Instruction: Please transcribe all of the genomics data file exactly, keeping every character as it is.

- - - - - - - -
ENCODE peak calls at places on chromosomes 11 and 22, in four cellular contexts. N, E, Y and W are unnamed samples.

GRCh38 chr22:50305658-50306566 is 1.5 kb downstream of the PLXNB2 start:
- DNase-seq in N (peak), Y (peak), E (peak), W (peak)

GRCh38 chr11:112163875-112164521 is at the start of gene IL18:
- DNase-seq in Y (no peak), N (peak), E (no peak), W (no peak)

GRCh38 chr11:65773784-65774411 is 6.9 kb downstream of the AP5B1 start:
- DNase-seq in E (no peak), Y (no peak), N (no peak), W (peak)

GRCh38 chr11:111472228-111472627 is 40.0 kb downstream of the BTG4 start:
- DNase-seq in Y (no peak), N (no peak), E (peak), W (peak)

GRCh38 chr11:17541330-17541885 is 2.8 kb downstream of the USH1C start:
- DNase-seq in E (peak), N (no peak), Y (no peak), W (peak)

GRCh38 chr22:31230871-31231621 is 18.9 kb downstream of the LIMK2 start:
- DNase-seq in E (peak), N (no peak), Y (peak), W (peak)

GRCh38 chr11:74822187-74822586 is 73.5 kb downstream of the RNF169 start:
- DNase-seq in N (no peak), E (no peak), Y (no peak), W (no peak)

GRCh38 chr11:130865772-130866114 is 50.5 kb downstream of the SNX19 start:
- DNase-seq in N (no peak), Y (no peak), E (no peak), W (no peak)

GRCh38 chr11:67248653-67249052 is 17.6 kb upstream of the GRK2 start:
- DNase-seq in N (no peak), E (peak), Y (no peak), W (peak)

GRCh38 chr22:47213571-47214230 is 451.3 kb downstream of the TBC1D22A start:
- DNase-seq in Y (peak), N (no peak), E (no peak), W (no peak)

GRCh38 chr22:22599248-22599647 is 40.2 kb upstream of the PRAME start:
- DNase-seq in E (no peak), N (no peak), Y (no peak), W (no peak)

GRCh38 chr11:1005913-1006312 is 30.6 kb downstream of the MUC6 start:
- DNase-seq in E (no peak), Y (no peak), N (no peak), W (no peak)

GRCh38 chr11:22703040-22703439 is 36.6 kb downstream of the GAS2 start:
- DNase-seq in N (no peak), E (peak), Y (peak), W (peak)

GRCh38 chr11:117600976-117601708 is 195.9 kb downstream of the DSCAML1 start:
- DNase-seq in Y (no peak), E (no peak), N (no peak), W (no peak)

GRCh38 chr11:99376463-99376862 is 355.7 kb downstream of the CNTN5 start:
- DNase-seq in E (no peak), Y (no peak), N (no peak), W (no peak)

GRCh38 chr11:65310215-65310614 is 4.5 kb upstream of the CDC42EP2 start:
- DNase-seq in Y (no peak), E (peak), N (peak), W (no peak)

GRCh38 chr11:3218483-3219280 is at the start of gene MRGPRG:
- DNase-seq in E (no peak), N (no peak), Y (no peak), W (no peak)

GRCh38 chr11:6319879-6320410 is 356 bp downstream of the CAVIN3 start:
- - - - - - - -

ENCODE peak calls at places on chromosomes 11 and 22, in four cellular contexts. N, E, Y and W are unnamed samples.

GRCh38 chr22:50305658-50306566 is 1.5 kb downstream of the PLXNB2 start:
- DNase-seq in N (peak), Y (peak), E (peak), W (peak)

GRCh38 chr11:112163875-112164521 is at the start of gene IL18:
- DNase-seq in Y (no peak), N (peak), E (no peak), W (no peak)

GRCh38 chr11:65773784-65774411 is 6.9 kb downstream of the AP5B1 start:
- DNase-seq in E (no peak), Y (no peak), N (no peak), W (peak)

GRCh38 chr11:111472228-111472627 is 40.0 kb downstream of the BTG4 start:
- DNase-seq in Y (no peak), N (no peak), E (peak), W (peak)

GRCh38 chr11:17541330-17541885 is 2.8 kb downstream of the USH1C start:
- DNase-seq in E (peak), N (no peak), Y (no peak), W (peak)

GRCh38 chr22:31230871-31231621 is 18.9 kb downstream of the LIMK2 start:
- DNase-seq in E (peak), N (no peak), Y (peak), W (peak)

GRCh38 chr11:74822187-74822586 is 73.5 kb downstream of the RNF169 start:
- DNase-seq in N (no peak), E (no peak), Y (no peak), W (no peak)

GRCh38 chr11:130865772-130866114 is 50.5 kb downstream of the SNX19 start:
- DNase-seq in N (no peak), Y (no peak), E (no peak), W (no peak)

GRCh38 chr11:67248653-67249052 is 17.6 kb upstream of the GRK2 start:
- DNase-seq in N (no peak), E (peak), Y (no peak), W (peak)

GRCh38 chr22:47213571-47214230 is 451.3 kb downstream of the TBC1D22A start:
- DNase-seq in Y (peak), N (no peak), E (no peak), W (no peak)

GRCh38 chr22:22599248-22599647 is 40.2 kb upstream of the PRAME start:
- DNase-seq in E (no peak), N (no peak), Y (no peak), W (no peak)

GRCh38 chr11:1005913-1006312 is 30.6 kb downstream of the MUC6 start:
- DNase-seq in E (no peak), Y (no peak), N (no peak), W (no peak)

GRCh38 chr11:22703040-22703439 is 36.6 kb downstream of the GAS2 start:
- DNase-seq in N (no peak), E (peak), Y (peak), W (peak)

GRCh38 chr11:117600976-117601708 is 195.9 kb downstream of the DSCAML1 start:
- DNase-seq in Y (no peak), E (no peak), N (no peak), W (no peak)

GRCh38 chr11:99376463-99376862 is 355.7 kb downstream of the CNTN5 start:
- DNase-seq in E (no peak), Y (no peak), N (no peak), W (no peak)

GRCh38 chr11:65310215-65310614 is 4.5 kb upstream of the CDC42EP2 start:
- DNase-seq in Y (no peak), E (peak), N (peak), W (no peak)

GRCh38 chr11:3218483-3219280 is at the start of gene MRGPRG:
- DNase-seq in E (no peak), N (no peak), Y (no peak), W (no peak)

GRCh38 chr11:6319879-6320410 is 356 bp downstream of the CAVIN3 start: